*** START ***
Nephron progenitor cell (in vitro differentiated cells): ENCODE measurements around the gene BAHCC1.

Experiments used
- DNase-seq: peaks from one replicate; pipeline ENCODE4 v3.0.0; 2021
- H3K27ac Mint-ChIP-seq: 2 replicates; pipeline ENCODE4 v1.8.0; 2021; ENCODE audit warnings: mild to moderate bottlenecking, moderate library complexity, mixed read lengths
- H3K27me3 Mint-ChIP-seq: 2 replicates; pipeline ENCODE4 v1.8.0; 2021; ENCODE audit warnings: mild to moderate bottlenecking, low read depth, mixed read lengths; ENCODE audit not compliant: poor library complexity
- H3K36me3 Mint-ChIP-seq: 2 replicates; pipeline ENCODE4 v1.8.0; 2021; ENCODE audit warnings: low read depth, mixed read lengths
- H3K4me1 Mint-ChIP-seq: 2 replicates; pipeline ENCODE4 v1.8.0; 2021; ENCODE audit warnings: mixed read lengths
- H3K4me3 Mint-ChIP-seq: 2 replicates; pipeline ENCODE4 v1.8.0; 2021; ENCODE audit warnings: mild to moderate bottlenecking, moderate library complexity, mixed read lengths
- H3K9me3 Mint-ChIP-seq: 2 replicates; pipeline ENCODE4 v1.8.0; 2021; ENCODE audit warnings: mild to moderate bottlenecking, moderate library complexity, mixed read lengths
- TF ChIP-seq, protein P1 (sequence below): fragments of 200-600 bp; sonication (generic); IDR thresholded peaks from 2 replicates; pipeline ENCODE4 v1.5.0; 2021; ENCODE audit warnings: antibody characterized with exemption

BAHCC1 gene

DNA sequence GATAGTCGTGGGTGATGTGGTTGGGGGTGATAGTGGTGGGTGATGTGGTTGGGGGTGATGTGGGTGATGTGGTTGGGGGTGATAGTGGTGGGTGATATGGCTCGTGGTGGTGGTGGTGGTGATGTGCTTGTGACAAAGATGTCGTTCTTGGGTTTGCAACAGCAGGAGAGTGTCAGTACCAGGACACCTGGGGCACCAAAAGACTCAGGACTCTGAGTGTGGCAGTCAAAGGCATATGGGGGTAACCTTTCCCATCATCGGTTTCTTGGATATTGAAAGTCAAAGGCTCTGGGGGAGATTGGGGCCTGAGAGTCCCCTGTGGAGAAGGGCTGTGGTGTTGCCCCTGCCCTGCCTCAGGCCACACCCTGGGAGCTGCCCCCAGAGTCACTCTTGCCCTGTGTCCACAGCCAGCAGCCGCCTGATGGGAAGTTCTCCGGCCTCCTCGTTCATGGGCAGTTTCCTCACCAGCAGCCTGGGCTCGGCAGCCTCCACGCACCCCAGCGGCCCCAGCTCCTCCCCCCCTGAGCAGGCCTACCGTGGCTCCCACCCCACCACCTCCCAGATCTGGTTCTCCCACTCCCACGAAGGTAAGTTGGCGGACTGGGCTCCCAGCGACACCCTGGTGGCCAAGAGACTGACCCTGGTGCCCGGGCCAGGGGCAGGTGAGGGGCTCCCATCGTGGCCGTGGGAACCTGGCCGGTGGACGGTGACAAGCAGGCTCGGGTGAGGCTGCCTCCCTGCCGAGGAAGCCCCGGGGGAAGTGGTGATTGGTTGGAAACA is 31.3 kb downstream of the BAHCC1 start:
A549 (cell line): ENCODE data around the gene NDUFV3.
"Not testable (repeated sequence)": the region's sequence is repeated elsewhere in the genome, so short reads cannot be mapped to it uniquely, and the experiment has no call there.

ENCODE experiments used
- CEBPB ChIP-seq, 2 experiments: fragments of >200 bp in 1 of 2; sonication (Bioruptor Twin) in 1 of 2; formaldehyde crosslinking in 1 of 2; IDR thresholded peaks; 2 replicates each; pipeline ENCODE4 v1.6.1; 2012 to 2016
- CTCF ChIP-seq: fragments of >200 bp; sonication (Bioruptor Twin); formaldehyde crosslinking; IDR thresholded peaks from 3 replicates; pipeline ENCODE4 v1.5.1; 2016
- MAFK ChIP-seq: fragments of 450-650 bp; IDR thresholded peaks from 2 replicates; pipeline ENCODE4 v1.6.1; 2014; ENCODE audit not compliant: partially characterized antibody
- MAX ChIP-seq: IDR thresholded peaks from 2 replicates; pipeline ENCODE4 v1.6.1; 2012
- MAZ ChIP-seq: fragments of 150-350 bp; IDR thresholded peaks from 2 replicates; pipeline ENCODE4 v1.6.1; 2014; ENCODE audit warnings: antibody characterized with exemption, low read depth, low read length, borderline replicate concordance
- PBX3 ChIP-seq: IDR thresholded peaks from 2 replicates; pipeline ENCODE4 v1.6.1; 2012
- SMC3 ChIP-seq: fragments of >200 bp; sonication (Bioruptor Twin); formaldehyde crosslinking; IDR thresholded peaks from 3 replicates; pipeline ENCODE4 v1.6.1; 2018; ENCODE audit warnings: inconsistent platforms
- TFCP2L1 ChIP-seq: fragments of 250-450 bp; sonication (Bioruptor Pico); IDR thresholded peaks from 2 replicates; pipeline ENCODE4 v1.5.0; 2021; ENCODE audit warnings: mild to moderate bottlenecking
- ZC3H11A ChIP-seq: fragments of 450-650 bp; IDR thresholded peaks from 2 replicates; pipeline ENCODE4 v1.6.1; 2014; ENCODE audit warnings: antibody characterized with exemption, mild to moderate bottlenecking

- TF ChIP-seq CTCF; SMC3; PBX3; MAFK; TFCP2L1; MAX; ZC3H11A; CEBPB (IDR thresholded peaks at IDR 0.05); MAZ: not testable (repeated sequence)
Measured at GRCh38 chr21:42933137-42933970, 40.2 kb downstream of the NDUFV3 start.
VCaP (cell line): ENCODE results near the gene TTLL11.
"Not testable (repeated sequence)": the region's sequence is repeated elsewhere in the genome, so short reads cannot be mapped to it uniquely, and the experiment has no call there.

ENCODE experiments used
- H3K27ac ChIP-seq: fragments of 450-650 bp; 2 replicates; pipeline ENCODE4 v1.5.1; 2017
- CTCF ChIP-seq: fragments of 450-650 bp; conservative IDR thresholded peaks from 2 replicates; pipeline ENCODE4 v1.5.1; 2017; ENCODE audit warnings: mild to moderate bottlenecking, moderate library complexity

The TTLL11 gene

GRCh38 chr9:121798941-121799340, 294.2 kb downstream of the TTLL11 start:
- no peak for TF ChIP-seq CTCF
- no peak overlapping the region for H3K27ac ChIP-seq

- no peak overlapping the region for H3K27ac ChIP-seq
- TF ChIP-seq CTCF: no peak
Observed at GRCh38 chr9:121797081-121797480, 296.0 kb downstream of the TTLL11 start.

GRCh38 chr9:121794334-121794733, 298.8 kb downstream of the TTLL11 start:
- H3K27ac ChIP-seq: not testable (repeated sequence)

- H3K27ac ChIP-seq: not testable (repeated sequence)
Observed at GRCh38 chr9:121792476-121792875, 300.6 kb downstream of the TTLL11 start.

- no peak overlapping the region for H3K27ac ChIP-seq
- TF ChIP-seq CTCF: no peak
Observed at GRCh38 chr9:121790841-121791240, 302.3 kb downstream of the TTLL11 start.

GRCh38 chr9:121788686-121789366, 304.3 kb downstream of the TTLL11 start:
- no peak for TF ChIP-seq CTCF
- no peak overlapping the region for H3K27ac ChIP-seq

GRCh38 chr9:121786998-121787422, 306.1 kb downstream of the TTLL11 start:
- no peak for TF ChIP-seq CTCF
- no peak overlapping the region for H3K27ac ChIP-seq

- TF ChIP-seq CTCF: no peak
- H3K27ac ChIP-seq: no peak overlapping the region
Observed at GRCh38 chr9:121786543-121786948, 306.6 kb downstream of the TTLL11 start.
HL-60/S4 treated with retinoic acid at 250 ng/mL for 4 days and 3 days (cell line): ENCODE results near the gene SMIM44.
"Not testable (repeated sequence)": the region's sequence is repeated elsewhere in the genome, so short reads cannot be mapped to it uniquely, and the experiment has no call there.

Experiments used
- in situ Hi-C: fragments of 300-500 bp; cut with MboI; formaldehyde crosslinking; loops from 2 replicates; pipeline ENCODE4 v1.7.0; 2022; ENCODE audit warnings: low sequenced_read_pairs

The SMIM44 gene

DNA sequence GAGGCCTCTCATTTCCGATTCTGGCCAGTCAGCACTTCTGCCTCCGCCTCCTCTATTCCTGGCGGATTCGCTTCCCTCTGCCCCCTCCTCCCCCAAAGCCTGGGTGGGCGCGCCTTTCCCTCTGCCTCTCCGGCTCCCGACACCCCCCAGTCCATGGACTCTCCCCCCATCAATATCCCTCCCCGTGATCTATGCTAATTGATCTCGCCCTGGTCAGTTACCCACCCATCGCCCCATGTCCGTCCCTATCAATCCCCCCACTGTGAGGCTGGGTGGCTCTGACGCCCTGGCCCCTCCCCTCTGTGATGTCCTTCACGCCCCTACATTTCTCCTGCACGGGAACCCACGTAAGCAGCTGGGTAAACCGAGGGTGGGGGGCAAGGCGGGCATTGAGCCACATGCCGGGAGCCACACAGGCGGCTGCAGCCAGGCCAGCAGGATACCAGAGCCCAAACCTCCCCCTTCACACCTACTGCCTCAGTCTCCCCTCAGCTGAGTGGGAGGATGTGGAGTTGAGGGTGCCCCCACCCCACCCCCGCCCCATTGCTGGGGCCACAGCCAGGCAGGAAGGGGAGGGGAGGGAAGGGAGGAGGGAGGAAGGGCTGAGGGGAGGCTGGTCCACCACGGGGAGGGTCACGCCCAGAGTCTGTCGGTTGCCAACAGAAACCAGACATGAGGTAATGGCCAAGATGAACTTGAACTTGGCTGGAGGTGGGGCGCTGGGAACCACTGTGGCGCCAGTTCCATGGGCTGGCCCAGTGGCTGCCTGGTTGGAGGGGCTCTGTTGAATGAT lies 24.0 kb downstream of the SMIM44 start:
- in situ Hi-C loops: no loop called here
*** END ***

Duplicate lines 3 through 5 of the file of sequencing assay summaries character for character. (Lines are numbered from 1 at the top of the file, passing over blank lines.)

- DNase-seq: peaks from one replicate; pipeline ENCODE4 v3.0.0; 2021
- H3K27ac Mint-ChIP-seq: 2 replicates; pipeline ENCODE4 v1.8.0; 2021; ENCODE audit warnings: mild to moderate bottlenecking, moderate library complexity, mixed read lengths
- H3K27me3 Mint-ChIP-seq: 2 replicates; pipeline ENCODE4 v1.8.0; 2021; ENCODE audit warnings: mild to moderate bottlenecking, low read depth, mixed read lengths; ENCODE audit not compliant: poor library complexity